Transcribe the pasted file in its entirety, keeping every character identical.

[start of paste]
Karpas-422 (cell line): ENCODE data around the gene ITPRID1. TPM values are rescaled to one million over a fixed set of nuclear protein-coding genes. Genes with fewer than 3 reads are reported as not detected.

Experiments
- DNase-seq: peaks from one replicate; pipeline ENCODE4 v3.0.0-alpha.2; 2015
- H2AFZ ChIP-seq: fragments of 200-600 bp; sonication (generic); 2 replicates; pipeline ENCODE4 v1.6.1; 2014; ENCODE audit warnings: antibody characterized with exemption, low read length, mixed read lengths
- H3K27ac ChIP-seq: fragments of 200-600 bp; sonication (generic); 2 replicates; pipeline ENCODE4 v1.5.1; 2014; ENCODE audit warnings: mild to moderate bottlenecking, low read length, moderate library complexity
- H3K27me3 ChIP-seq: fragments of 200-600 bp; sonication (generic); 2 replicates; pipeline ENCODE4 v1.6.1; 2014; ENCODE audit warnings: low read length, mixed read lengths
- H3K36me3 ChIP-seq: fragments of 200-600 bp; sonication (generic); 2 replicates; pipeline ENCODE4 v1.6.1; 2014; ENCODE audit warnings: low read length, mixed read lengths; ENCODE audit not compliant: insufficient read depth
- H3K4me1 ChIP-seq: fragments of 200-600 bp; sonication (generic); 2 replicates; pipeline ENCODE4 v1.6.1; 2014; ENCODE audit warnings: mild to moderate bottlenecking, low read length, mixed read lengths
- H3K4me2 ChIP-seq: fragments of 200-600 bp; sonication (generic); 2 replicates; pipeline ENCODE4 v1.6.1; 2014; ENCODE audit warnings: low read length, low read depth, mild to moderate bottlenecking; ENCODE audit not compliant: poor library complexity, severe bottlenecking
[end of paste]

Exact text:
Karpas-422 (cell line): ENCODE data around the gene ITPRID1. TPM values are rescaled to one million over a fixed set of nuclear protein-coding genes. Genes with fewer than 3 reads are reported as not detected.

Experiments
- DNase-seq: peaks from one replicate; pipeline ENCODE4 v3.0.0-alpha.2; 2015
- H2AFZ ChIP-seq: fragments of 200-600 bp; sonication (generic); 2 replicates; pipeline ENCODE4 v1.6.1; 2014; ENCODE audit warnings: antibody characterized with exemption, low read length, mixed read lengths
- H3K27ac ChIP-seq: fragments of 200-600 bp; sonication (generic); 2 replicates; pipeline ENCODE4 v1.5.1; 2014; ENCODE audit warnings: mild to moderate bottlenecking, low read length, moderate library complexity
- H3K27me3 ChIP-seq: fragments of 200-600 bp; sonication (generic); 2 replicates; pipeline ENCODE4 v1.6.1; 2014; ENCODE audit warnings: low read length, mixed read lengths
- H3K36me3 ChIP-seq: fragments of 200-600 bp; sonication (generic); 2 replicates; pipeline ENCODE4 v1.6.1; 2014; ENCODE audit warnings: low read length, mixed read lengths; ENCODE audit not compliant: insufficient read depth
- H3K4me1 ChIP-seq: fragments of 200-600 bp; sonication (generic); 2 replicates; pipeline ENCODE4 v1.6.1; 2014; ENCODE audit warnings: mild to moderate bottlenecking, low read length, mixed read lengths
- H3K4me2 ChIP-seq: fragments of 200-600 bp; sonication (generic); 2 replicates; pipeline ENCODE4 v1.6.1; 2014; ENCODE audit warnings: low read length, low read depth, mild to moderate bottlenecking; ENCODE audit not compliant: poor library complexity, severe bottlenecking